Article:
But perhaps that’s the point. One constant throughout Smith’s career is his tendency to believe that every life event is worth documenting. He became an indie film legend by betting that his real-life job at the Quick Stop could be gripping cinema. And he was an early adopter of podcasting, turning his conversations about “Star Wars” and comic books into an audio empire. As he gets older and more sentimental, the outspoken filmmaker has made no secret of the fact that his ethos essentially boils down to “just make stuff.” So it’s hardly surprising that he would eventually make a movie about two of the most pivotal events in his life: the making of “Clerks” and the heart attack that almost killed him. It was inevitable that a man who built a career out of documenting the mundane would eventually want to document the documenting.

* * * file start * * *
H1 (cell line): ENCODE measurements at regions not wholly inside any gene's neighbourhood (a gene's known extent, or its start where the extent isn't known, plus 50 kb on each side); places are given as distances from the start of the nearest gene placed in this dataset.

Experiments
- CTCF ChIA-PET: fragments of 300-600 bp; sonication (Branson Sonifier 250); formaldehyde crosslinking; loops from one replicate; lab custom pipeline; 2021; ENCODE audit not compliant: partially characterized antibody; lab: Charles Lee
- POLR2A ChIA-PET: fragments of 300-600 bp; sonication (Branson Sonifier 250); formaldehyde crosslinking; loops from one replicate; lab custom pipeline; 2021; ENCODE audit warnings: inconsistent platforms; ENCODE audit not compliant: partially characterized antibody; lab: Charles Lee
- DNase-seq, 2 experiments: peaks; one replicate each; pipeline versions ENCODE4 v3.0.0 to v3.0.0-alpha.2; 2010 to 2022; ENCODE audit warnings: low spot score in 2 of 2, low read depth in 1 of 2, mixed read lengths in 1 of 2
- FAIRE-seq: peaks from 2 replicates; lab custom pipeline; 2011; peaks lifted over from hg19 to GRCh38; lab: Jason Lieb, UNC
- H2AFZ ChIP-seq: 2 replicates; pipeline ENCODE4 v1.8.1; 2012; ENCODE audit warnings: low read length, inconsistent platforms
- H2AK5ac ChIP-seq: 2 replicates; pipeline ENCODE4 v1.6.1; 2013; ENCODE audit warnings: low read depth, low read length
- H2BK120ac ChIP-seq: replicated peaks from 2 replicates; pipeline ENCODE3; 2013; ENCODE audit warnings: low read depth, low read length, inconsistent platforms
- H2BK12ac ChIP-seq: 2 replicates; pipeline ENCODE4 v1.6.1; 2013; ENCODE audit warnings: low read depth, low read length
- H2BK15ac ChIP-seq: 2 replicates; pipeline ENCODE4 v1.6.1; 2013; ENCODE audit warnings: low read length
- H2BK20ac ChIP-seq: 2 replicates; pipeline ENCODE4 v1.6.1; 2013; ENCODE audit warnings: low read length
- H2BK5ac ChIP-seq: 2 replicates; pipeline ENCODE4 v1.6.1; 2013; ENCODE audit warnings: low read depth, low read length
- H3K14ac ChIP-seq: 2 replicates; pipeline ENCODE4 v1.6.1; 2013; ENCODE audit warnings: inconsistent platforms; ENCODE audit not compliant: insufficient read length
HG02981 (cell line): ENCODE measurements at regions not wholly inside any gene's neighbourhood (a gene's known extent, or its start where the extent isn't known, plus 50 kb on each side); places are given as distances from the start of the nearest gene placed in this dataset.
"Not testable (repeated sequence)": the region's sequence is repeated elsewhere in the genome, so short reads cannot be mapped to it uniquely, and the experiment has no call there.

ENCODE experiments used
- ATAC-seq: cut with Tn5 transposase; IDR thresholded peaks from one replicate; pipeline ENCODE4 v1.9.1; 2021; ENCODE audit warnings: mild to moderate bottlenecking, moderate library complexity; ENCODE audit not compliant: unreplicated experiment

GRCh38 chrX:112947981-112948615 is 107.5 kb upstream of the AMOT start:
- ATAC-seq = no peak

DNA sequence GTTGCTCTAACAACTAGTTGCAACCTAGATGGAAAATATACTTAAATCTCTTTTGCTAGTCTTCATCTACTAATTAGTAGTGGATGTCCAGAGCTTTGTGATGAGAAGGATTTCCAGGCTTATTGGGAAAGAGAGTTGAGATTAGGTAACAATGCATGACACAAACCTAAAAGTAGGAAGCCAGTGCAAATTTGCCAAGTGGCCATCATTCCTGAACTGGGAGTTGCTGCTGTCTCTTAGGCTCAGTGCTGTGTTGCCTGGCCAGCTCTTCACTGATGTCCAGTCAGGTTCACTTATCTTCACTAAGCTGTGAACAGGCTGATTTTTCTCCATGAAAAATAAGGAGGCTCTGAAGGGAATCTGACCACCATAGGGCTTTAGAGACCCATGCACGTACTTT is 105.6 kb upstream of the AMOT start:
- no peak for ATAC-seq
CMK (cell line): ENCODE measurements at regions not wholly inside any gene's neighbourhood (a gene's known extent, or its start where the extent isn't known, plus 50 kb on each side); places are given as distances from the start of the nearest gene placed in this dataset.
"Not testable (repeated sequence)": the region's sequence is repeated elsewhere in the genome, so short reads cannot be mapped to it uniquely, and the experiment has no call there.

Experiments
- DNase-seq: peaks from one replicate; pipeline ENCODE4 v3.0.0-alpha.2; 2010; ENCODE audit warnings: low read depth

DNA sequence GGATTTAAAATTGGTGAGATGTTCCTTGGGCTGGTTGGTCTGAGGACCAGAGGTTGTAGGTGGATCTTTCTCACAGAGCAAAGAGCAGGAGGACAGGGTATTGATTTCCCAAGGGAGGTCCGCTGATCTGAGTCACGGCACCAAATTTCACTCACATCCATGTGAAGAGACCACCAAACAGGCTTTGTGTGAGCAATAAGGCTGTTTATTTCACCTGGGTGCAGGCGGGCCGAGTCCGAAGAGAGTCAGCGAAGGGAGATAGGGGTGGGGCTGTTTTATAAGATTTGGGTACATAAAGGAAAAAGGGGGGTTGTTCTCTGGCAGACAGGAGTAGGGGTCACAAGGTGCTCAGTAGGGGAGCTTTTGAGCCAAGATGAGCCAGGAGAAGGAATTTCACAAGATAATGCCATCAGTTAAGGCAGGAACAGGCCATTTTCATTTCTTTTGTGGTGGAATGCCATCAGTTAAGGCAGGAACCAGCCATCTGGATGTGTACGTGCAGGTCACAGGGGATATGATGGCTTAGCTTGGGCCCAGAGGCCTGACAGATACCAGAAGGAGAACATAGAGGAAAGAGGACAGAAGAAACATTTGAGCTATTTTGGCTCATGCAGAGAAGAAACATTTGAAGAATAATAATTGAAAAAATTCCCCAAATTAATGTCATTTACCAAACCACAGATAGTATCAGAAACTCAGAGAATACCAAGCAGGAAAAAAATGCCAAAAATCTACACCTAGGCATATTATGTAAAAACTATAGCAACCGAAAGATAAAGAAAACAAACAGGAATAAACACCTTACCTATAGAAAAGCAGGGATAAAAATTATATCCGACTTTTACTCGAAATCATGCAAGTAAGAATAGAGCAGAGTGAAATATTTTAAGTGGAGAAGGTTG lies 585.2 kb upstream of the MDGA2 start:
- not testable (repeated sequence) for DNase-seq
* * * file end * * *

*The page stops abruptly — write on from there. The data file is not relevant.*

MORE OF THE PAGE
And believe it or not, Smith does have some interesting things to say about that. The film succeeds when it steers into darker territory, showing Dante and Randal as they grapple with the fact that a silly movie about a convenience store is everything they have to show for their time on Earth. Smith incorporates footage from the original “Clerks” into a surprisingly touching dream sequence that explores how even the most lowbrow art can take on outsized sentimental meaning in the lives of its viewers and creators. In between all of the cringe humor, Smith does an extremely convincing job of reminding us that his career mattered.